This idea of having something inside of you, a latent potential that needs only to be unleashed, is something that I have a faint notion of from reading a classic study of the Amhara, the ethnic group of the runners I would be living and training with. Most of the top runners in Ethiopia are from the Amhara or Oromia regions, with a smaller number from Tigray in the north. Because of the way training groups are formed from personal connections, though, the group I trained in were almost all Amhara. In Wax and Gold, Donald Levine writes of the Amhara notion of idil, which translates roughly as “chance.” Amhara Orthodox Christians believe their idil to be a kind of interior state of being about which only God has truly privileged knowledge. This means they believe that if they work hard and virtuously, they may be rewarded with performances that are truly transcendent and spectacular.
It also means that Ethiopian runners wear their ambition lightly. Even if they might privately have a fairly self-aggrandizing view of their own possibilities, to express this would be incompatible with the kind of virtuous life that must be lived in order to be rewarded. Not wanting to express pride in personal achievements explains why when confronted with a microphone in a post-race interview and the question, “How do you feel after winning the race?” even the more famous and well-travelled Ethiopian athletes will often seem reticent.
The belief in idil — that is, the belief that if you act in a certain way anyone may be raised to a position of greatness — also means that there is little in the way of belief in innate athletic talent or genetic ability in Ethiopia. Tilahun talks about only needing to “modify” his times. He adds, “I have two legs, you know, just like the others,” before patting them as if to reassure himself. When he tells me at one point that if I stay in Ethiopia for a year and do everything right I could run a 2:08 marathon I laugh, but I don’t think he is joking.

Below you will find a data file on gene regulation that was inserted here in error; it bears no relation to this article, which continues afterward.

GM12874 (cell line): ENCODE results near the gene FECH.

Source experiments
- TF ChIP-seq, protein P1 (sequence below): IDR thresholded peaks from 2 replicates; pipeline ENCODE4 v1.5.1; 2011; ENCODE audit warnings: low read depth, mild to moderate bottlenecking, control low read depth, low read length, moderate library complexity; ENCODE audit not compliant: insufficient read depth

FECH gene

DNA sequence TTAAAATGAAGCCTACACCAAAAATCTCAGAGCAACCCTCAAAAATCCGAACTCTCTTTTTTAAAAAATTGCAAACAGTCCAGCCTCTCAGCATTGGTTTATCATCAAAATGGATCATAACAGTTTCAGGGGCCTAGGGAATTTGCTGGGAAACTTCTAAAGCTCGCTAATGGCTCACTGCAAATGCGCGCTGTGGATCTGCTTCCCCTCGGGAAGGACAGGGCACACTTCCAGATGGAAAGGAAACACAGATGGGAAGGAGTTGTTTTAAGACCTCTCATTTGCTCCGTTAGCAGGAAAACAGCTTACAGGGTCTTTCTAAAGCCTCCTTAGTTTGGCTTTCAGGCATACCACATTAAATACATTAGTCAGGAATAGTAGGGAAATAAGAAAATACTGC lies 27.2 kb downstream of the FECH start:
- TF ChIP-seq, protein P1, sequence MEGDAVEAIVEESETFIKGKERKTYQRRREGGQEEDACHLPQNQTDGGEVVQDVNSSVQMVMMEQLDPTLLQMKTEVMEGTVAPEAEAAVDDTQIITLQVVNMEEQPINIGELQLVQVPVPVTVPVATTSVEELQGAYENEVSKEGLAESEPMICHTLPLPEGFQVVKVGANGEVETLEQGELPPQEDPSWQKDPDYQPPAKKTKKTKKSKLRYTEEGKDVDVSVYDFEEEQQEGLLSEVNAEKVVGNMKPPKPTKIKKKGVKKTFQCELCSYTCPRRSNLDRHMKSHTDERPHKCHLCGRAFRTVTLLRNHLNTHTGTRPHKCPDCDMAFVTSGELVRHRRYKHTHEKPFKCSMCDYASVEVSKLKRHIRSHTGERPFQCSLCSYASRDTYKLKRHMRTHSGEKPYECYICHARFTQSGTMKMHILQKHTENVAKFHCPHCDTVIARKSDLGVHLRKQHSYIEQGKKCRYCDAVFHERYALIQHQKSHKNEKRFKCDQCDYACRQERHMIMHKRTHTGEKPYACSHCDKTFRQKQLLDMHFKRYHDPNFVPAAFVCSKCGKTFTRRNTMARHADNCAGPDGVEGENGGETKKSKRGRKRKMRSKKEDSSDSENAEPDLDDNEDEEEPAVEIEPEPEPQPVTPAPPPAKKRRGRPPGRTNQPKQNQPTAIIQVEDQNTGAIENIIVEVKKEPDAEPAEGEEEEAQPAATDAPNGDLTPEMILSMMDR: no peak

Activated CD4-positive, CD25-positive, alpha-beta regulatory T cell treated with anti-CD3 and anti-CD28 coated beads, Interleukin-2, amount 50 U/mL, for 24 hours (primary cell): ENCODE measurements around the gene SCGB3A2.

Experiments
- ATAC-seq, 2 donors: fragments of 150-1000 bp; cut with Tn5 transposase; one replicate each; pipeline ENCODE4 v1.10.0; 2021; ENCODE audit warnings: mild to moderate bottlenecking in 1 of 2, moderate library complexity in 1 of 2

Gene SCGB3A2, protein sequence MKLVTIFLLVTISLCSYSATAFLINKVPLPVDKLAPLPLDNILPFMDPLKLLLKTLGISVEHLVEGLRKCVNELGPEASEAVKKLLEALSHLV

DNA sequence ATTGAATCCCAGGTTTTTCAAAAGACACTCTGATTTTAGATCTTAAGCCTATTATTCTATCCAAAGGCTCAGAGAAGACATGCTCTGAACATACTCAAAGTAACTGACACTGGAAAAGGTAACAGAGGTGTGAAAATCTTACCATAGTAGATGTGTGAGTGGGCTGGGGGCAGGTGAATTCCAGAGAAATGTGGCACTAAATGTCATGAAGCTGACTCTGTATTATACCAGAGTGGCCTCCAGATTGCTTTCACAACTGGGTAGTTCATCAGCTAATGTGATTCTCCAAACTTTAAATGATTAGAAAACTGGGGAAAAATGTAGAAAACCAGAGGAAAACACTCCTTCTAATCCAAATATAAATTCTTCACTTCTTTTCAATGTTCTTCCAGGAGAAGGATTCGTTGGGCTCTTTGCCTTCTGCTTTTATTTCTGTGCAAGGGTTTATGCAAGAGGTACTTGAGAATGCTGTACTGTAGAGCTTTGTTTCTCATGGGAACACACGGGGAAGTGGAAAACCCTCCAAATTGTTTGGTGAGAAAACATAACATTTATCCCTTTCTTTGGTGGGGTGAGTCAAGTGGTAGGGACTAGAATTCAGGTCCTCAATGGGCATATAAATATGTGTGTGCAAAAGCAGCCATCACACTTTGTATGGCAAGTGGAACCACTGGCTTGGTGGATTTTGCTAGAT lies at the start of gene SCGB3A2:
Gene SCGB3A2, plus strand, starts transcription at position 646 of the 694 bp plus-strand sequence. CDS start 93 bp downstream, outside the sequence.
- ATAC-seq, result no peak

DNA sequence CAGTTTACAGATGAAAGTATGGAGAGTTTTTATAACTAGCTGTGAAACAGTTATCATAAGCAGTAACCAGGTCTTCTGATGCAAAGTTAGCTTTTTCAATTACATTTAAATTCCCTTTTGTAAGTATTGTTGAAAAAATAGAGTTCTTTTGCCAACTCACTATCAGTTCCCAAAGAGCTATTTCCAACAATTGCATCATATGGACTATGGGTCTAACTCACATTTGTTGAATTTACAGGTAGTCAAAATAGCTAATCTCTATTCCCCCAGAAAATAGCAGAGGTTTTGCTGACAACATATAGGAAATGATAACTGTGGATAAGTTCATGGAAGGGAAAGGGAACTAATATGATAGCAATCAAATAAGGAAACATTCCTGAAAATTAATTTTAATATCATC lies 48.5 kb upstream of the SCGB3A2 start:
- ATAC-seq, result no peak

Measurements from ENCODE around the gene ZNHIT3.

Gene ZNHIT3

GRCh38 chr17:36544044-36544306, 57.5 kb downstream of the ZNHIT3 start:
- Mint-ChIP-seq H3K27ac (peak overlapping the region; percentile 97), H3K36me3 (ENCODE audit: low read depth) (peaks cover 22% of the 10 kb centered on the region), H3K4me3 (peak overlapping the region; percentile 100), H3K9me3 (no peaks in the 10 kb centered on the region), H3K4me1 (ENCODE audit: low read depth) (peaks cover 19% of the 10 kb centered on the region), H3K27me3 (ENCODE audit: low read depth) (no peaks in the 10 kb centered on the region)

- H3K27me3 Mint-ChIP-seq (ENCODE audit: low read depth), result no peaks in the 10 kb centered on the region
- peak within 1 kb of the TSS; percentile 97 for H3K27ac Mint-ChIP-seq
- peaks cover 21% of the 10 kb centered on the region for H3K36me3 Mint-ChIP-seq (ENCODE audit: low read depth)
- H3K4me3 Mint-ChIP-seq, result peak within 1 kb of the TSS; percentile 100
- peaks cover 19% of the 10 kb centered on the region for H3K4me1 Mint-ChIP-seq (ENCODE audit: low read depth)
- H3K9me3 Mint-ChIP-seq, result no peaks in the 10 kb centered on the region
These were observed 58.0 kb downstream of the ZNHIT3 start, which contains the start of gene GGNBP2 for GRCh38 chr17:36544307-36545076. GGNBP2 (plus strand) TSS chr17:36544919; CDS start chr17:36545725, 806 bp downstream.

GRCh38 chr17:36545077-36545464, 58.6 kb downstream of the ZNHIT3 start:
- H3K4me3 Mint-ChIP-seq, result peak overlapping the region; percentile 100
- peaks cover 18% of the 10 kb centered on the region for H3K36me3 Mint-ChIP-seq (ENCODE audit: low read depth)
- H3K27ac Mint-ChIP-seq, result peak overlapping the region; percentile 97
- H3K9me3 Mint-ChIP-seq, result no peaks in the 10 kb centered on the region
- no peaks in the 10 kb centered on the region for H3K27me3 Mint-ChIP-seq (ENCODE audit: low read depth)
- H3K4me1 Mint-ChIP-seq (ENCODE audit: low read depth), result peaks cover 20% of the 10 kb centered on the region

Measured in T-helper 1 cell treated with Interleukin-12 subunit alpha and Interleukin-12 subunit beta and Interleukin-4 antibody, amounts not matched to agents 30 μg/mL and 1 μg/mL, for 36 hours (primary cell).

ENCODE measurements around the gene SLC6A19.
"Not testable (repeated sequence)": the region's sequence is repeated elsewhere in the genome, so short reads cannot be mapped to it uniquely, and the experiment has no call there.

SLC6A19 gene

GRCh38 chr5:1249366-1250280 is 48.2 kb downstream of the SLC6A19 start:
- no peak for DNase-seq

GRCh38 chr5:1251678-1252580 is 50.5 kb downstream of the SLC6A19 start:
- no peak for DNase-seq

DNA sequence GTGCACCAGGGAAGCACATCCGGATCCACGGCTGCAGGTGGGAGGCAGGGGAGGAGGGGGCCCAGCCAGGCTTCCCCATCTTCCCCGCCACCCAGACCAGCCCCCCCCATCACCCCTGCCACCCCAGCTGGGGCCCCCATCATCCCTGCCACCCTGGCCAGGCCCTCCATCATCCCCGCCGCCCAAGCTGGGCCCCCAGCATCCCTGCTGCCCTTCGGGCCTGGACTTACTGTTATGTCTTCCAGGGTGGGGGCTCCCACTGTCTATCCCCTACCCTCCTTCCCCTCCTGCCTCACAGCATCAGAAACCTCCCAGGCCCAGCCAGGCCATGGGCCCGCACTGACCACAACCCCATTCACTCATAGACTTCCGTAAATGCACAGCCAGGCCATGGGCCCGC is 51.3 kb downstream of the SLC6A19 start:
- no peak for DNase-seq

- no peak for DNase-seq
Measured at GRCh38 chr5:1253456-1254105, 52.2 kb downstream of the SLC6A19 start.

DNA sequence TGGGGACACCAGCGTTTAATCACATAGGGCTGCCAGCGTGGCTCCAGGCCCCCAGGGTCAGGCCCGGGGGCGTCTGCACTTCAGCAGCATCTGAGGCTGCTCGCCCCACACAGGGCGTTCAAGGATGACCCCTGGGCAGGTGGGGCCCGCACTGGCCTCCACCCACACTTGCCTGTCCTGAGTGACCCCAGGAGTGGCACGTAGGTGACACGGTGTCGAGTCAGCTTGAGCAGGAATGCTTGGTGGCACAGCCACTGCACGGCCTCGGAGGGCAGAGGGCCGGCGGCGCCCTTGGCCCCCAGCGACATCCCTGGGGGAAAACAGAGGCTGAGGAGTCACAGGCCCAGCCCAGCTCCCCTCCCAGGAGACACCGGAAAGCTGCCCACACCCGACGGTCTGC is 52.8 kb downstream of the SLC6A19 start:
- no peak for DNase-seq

Throughout my time in Ethiopia, in fact, I never heard anyone mention “talent” or “natural ability.” Runners use the word lememed to refer to training as a runner, which literally means “adaptation” or getting used to something. Runners are either good at managing the process of adaptation or they are not. A good runner is most likely to be described as gobez, which means some kind of combination of cleverness and cunning, denoting an ability to plan and manage their training well. As Meseret, a local coach, frequently puts it to the runners, “You can be changed.” The implication here is a strong belief in the inherent malleability of bodies provided that runners conduct themselves in a certain way. I am often told how bad I am at managing this process of adaptation, insisting as I do on writing during the day, walking around to do interviews and otherwise refusing to allow my body to “adapt” to the training load. One implication of this belief is that an inability to “adapt” is often seen as the problem of the individual, as a moral failing of some kind or simply a result of not “working” hard enough. It is never ascribed merely to not having the “natural talent” to do so, which is how I (and I suspect most sports scientists) would explain my inability to run a marathon in 2:08.
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You can read LetsRun.com’s review of Out of Thin Air here: “Out of Thin Air” Book Review: A Deep Look Into Ethiopian Running Culture Despite producing 42 of the 100 fastest men’s marathoners of all time and distance legends like Kenenisa Bekele and Haile Gebrselassie, few English-speaking writers have truly explored Ethiopian running culture. Michael Crawley changes that with his new book. 5 stars out of 5.